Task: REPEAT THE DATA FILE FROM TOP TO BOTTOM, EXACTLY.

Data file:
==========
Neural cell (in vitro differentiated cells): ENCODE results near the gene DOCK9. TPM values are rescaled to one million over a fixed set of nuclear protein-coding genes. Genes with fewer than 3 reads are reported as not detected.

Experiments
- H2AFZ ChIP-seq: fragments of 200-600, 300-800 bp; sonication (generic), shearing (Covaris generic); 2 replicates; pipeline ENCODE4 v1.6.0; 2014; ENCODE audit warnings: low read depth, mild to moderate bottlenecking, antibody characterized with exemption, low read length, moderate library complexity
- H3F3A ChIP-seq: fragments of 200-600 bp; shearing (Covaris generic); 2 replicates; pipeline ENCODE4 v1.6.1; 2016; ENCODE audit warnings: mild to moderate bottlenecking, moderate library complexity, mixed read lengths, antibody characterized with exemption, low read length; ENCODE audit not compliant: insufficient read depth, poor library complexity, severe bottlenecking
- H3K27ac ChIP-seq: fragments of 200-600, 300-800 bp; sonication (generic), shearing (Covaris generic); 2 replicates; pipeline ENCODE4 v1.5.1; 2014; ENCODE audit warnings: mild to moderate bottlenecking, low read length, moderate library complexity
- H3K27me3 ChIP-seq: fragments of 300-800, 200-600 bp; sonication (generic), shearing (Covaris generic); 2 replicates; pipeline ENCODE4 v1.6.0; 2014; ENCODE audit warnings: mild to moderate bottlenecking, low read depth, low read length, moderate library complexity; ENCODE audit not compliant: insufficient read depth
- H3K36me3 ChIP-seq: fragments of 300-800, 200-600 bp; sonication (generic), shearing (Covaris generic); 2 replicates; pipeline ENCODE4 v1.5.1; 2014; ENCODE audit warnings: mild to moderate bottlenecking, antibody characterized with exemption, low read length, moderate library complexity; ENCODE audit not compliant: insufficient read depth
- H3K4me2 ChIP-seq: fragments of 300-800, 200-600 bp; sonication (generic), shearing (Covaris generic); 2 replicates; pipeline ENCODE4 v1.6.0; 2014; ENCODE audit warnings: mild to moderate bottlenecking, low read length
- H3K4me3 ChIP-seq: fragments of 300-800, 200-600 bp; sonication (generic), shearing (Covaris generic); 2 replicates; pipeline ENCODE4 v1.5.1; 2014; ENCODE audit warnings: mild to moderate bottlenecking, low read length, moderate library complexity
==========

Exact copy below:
Neural cell (in vitro differentiated cells): ENCODE results near the gene DOCK9. TPM values are rescaled to one million over a fixed set of nuclear protein-coding genes. Genes with fewer than 3 reads are reported as not detected.

Experiments
- H2AFZ ChIP-seq: fragments of 200-600, 300-800 bp; sonication (generic), shearing (Covaris generic); 2 replicates; pipeline ENCODE4 v1.6.0; 2014; ENCODE audit warnings: low read depth, mild to moderate bottlenecking, antibody characterized with exemption, low read length, moderate library complexity
- H3F3A ChIP-seq: fragments of 200-600 bp; shearing (Covaris generic); 2 replicates; pipeline ENCODE4 v1.6.1; 2016; ENCODE audit warnings: mild to moderate bottlenecking, moderate library complexity, mixed read lengths, antibody characterized with exemption, low read length; ENCODE audit not compliant: insufficient read depth, poor library complexity, severe bottlenecking
- H3K27ac ChIP-seq: fragments of 200-600, 300-800 bp; sonication (generic), shearing (Covaris generic); 2 replicates; pipeline ENCODE4 v1.5.1; 2014; ENCODE audit warnings: mild to moderate bottlenecking, low read length, moderate library complexity
- H3K27me3 ChIP-seq: fragments of 300-800, 200-600 bp; sonication (generic), shearing (Covaris generic); 2 replicates; pipeline ENCODE4 v1.6.0; 2014; ENCODE audit warnings: mild to moderate bottlenecking, low read depth, low read length, moderate library complexity; ENCODE audit not compliant: insufficient read depth
- H3K36me3 ChIP-seq: fragments of 300-800, 200-600 bp; sonication (generic), shearing (Covaris generic); 2 replicates; pipeline ENCODE4 v1.5.1; 2014; ENCODE audit warnings: mild to moderate bottlenecking, antibody characterized with exemption, low read length, moderate library complexity; ENCODE audit not compliant: insufficient read depth
- H3K4me2 ChIP-seq: fragments of 300-800, 200-600 bp; sonication (generic), shearing (Covaris generic); 2 replicates; pipeline ENCODE4 v1.6.0; 2014; ENCODE audit warnings: mild to moderate bottlenecking, low read length
- H3K4me3 ChIP-seq: fragments of 300-800, 200-600 bp; sonication (generic), shearing (Covaris generic); 2 replicates; pipeline ENCODE4 v1.5.1; 2014; ENCODE audit warnings: mild to moderate bottlenecking, low read length, moderate library complexity